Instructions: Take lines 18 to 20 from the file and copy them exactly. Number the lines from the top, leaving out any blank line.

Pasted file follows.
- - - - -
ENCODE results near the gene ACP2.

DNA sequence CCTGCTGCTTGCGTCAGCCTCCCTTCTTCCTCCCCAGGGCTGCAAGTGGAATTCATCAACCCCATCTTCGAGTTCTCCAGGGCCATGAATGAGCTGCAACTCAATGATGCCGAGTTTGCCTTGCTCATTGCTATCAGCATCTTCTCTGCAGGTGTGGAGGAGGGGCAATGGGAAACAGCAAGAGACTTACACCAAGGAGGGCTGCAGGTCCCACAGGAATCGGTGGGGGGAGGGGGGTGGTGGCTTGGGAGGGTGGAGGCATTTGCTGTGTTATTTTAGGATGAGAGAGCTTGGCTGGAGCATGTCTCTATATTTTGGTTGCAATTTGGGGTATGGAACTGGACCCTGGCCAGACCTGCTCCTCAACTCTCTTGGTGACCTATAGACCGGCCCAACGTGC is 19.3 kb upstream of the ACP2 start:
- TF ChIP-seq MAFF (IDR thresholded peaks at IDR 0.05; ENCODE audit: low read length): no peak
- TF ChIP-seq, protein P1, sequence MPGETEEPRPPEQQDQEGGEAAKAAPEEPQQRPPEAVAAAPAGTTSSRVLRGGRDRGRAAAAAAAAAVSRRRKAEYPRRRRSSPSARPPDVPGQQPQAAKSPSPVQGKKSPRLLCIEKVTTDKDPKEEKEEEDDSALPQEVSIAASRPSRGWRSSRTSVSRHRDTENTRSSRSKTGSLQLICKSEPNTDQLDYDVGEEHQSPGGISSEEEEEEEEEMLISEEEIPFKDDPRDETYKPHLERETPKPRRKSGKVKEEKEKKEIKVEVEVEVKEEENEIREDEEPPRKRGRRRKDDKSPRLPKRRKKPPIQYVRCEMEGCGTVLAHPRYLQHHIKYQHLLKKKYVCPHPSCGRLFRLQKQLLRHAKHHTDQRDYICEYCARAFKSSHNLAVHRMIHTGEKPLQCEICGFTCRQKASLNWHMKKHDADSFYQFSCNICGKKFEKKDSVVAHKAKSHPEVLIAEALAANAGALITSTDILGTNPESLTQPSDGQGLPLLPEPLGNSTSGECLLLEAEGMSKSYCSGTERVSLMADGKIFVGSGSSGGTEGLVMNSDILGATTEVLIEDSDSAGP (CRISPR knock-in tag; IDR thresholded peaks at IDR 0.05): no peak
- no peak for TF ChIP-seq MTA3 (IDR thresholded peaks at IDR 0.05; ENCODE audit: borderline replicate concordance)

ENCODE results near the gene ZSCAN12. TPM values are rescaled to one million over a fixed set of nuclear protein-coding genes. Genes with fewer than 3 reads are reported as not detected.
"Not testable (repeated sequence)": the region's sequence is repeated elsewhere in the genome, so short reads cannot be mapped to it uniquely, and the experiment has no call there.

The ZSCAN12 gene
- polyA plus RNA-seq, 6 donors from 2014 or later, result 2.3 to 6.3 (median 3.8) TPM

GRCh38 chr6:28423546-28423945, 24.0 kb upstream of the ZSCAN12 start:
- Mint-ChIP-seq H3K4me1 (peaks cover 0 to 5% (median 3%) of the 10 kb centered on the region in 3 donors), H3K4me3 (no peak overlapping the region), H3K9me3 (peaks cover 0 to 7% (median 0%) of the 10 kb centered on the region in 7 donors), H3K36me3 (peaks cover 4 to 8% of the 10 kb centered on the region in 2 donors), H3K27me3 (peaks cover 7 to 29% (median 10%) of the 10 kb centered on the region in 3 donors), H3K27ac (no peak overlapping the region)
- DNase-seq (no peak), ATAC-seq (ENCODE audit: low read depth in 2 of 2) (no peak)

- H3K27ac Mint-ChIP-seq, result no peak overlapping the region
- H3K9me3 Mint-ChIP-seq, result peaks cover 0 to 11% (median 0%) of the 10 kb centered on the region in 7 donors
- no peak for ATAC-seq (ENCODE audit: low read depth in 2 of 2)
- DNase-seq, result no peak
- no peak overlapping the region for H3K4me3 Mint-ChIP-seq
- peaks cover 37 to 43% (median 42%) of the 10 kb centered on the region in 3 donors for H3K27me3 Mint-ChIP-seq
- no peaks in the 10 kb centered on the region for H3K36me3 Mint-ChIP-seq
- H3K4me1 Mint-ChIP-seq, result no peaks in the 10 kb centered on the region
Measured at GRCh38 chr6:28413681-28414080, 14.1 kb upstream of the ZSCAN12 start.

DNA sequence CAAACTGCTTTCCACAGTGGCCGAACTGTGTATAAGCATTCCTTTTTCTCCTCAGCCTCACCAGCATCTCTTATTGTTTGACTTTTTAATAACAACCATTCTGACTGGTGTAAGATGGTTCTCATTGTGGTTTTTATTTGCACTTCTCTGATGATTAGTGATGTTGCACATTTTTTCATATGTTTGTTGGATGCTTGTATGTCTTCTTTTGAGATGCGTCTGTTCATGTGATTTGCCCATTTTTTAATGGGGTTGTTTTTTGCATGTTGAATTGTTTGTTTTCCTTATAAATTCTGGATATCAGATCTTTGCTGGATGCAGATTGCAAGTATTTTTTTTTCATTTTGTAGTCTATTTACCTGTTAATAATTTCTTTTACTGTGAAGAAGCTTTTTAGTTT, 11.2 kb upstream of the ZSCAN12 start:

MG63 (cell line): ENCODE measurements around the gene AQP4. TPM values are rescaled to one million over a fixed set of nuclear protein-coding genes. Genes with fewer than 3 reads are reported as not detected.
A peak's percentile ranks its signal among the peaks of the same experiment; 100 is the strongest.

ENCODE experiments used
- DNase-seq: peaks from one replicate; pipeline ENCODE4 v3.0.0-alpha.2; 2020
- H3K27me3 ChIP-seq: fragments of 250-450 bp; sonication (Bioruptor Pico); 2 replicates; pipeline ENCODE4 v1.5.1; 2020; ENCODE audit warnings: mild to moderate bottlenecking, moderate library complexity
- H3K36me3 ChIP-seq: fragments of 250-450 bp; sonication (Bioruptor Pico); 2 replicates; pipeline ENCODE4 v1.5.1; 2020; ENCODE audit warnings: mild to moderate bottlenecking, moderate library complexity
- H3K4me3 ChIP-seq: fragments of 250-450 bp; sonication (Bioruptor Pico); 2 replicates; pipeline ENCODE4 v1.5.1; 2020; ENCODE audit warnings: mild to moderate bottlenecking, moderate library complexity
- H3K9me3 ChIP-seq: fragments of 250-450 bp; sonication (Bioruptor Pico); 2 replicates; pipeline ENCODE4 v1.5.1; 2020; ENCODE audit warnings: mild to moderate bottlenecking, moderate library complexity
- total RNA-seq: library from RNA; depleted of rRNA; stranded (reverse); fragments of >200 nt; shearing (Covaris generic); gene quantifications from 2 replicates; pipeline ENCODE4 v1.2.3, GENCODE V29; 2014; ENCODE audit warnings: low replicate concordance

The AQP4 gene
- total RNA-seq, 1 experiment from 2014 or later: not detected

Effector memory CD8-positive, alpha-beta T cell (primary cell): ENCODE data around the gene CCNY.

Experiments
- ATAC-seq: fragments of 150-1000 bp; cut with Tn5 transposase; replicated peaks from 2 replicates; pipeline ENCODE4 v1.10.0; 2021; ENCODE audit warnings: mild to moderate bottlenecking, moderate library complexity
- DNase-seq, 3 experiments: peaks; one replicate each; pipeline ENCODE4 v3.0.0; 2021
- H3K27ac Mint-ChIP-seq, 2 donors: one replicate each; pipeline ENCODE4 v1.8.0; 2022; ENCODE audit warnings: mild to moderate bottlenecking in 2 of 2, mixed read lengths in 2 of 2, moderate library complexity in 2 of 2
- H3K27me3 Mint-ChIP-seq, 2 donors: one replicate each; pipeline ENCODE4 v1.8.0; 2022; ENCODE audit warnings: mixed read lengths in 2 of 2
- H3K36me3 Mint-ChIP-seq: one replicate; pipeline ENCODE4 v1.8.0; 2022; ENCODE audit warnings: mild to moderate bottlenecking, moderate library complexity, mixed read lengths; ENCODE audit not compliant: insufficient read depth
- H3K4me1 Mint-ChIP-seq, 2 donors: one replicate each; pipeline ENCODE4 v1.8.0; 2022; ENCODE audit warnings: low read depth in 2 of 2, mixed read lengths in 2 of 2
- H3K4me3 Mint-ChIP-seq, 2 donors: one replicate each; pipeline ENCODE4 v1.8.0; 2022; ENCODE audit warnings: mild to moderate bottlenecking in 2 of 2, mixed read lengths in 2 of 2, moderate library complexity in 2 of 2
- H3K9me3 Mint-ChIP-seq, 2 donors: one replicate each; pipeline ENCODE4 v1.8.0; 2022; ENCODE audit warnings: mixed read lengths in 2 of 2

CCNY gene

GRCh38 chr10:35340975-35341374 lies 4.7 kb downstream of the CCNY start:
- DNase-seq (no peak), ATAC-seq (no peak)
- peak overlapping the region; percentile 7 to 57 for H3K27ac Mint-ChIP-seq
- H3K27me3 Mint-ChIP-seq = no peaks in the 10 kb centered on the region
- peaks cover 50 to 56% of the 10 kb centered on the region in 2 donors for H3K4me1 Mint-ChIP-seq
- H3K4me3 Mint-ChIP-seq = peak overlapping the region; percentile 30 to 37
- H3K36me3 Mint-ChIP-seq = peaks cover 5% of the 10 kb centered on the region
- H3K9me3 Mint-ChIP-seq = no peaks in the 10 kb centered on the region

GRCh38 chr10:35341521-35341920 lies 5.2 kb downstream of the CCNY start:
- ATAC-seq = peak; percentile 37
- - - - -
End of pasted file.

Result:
- peaks cover 37 to 43% (median 42%) of the 10 kb centered on the region in 3 donors for H3K27me3 Mint-ChIP-seq
- no peaks in the 10 kb centered on the region for H3K36me3 Mint-ChIP-seq
- H3K4me1 Mint-ChIP-seq, result no peaks in the 10 kb centered on the region